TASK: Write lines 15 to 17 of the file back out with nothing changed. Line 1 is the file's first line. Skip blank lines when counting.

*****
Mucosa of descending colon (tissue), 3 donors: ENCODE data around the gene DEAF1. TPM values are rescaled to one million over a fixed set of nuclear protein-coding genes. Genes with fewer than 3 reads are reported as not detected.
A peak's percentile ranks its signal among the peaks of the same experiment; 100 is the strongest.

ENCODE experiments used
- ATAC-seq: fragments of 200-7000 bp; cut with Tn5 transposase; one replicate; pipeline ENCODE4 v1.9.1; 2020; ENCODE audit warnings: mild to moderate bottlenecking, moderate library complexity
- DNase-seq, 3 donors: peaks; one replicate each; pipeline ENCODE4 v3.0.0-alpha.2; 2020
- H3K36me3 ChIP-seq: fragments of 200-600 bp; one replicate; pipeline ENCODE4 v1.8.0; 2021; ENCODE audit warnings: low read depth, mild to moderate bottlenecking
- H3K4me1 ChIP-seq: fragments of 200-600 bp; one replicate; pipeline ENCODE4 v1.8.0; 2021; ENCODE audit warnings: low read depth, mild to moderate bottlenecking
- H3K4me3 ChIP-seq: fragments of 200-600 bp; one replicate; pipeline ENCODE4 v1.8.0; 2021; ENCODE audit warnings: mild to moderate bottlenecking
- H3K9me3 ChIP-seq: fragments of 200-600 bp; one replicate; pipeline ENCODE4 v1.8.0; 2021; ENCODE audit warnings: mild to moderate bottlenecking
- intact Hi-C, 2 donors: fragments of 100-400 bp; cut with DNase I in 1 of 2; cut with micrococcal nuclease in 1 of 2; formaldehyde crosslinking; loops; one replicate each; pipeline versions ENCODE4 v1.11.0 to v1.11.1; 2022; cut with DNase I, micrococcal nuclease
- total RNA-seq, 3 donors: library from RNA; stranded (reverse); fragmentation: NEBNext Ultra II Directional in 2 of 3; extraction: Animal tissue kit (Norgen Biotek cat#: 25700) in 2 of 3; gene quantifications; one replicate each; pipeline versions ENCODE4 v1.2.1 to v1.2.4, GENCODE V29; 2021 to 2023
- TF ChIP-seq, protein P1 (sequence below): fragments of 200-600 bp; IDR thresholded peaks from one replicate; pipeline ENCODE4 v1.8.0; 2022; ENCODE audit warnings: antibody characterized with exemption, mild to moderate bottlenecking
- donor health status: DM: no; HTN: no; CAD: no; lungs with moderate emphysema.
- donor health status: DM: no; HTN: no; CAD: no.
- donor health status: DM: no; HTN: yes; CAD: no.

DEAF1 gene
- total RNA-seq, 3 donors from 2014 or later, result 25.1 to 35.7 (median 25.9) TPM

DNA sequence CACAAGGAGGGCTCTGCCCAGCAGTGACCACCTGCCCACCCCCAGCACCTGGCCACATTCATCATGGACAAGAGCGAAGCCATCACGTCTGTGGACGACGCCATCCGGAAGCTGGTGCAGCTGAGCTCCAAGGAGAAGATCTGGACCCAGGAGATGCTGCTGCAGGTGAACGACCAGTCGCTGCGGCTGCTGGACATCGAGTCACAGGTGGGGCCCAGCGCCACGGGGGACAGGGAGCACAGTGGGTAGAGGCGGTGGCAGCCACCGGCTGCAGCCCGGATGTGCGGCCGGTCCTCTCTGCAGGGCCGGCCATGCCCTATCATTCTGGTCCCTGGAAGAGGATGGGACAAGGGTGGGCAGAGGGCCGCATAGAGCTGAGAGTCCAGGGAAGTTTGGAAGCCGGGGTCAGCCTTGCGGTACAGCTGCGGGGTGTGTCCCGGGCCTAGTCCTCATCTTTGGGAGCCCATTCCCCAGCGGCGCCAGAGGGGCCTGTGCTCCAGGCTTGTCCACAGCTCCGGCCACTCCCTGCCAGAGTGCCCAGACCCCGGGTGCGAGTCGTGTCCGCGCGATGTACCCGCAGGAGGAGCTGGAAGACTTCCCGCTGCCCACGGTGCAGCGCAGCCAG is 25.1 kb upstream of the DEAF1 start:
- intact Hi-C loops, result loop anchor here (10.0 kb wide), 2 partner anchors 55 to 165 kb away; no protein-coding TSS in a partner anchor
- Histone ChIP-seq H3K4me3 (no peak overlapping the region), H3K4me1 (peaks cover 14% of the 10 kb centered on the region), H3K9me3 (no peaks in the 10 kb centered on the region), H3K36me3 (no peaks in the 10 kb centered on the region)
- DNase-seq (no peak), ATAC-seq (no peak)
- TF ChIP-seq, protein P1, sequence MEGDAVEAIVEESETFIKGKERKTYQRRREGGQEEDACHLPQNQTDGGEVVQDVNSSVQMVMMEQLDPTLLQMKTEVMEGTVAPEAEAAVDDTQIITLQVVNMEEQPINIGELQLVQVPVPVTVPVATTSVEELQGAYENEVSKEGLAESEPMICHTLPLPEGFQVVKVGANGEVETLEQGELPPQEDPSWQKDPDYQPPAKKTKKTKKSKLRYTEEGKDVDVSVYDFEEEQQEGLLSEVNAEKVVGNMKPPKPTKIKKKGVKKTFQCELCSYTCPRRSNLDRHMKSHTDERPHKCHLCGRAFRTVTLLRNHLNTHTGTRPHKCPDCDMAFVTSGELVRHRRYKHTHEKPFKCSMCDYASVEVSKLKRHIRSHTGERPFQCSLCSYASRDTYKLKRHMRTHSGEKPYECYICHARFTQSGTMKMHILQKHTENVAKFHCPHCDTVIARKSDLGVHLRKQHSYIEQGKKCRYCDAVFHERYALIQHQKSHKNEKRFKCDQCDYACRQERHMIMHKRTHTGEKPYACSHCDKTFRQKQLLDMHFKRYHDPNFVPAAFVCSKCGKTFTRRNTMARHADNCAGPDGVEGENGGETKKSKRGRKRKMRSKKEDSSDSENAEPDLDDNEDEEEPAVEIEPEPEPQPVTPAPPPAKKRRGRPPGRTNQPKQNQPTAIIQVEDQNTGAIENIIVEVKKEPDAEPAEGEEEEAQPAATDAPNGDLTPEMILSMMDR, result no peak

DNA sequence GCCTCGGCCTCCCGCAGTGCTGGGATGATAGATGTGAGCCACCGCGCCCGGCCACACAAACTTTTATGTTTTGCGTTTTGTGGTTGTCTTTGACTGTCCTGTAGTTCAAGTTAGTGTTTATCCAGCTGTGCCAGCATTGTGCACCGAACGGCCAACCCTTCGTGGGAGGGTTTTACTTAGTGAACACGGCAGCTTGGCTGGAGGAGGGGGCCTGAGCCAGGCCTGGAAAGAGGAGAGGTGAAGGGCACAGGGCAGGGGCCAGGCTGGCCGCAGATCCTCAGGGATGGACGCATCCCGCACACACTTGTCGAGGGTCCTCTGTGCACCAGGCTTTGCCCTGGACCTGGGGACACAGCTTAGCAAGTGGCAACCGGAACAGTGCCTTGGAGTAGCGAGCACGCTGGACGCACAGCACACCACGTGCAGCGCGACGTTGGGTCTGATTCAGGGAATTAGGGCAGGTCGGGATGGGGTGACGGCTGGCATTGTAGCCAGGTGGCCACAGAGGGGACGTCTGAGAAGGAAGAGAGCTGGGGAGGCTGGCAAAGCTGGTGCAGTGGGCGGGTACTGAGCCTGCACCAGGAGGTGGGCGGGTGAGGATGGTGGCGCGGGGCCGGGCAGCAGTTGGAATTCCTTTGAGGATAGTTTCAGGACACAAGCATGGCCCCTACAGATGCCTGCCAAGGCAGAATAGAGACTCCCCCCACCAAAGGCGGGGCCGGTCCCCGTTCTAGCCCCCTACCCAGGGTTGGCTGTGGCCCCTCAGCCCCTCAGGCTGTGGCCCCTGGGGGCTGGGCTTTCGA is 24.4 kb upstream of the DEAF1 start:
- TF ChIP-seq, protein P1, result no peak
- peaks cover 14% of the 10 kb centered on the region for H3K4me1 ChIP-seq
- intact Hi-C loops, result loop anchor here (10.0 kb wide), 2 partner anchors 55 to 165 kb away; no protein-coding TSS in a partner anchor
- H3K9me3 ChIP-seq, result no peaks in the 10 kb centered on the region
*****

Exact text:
- donor health status: DM: no; HTN: yes; CAD: no.

DEAF1 gene
- total RNA-seq, 3 donors from 2014 or later, result 25.1 to 35.7 (median 25.9) TPM